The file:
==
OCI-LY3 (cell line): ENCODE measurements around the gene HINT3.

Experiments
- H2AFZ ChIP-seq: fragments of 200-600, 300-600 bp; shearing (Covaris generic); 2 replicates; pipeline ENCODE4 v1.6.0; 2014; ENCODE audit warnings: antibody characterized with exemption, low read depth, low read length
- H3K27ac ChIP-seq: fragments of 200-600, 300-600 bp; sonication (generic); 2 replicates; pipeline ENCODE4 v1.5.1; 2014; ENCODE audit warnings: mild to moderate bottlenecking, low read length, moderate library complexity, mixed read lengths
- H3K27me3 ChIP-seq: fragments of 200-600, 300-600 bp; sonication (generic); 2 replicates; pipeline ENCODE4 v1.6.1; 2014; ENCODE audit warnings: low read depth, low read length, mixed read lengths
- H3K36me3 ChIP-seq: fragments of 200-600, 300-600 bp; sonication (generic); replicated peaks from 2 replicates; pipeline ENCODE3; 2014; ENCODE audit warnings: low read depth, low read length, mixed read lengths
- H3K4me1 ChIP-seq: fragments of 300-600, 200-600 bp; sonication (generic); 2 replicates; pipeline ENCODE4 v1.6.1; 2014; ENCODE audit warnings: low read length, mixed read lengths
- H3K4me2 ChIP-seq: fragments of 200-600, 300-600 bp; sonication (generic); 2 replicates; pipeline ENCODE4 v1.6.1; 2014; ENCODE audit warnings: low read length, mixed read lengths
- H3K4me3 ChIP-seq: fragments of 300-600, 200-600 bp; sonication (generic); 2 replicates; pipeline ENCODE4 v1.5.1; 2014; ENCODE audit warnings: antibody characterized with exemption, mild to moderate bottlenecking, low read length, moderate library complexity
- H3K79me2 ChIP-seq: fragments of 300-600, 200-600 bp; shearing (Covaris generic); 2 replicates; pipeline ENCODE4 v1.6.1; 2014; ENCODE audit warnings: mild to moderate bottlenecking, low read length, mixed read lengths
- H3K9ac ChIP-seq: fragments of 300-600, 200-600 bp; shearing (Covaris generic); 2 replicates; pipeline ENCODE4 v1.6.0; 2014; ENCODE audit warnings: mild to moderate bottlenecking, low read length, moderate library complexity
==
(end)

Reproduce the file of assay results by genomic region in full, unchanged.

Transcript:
OCI-LY3 (cell line): ENCODE measurements around the gene HINT3.

Experiments
- H2AFZ ChIP-seq: fragments of 200-600, 300-600 bp; shearing (Covaris generic); 2 replicates; pipeline ENCODE4 v1.6.0; 2014; ENCODE audit warnings: antibody characterized with exemption, low read depth, low read length
- H3K27ac ChIP-seq: fragments of 200-600, 300-600 bp; sonication (generic); 2 replicates; pipeline ENCODE4 v1.5.1; 2014; ENCODE audit warnings: mild to moderate bottlenecking, low read length, moderate library complexity, mixed read lengths
- H3K27me3 ChIP-seq: fragments of 200-600, 300-600 bp; sonication (generic); 2 replicates; pipeline ENCODE4 v1.6.1; 2014; ENCODE audit warnings: low read depth, low read length, mixed read lengths
- H3K36me3 ChIP-seq: fragments of 200-600, 300-600 bp; sonication (generic); replicated peaks from 2 replicates; pipeline ENCODE3; 2014; ENCODE audit warnings: low read depth, low read length, mixed read lengths
- H3K4me1 ChIP-seq: fragments of 300-600, 200-600 bp; sonication (generic); 2 replicates; pipeline ENCODE4 v1.6.1; 2014; ENCODE audit warnings: low read length, mixed read lengths
- H3K4me2 ChIP-seq: fragments of 200-600, 300-600 bp; sonication (generic); 2 replicates; pipeline ENCODE4 v1.6.1; 2014; ENCODE audit warnings: low read length, mixed read lengths
- H3K4me3 ChIP-seq: fragments of 300-600, 200-600 bp; sonication (generic); 2 replicates; pipeline ENCODE4 v1.5.1; 2014; ENCODE audit warnings: antibody characterized with exemption, mild to moderate bottlenecking, low read length, moderate library complexity
- H3K79me2 ChIP-seq: fragments of 300-600, 200-600 bp; shearing (Covaris generic); 2 replicates; pipeline ENCODE4 v1.6.1; 2014; ENCODE audit warnings: mild to moderate bottlenecking, low read length, mixed read lengths
- H3K9ac ChIP-seq: fragments of 300-600, 200-600 bp; shearing (Covaris generic); 2 replicates; pipeline ENCODE4 v1.6.0; 2014; ENCODE audit warnings: mild to moderate bottlenecking, low read length, moderate library complexity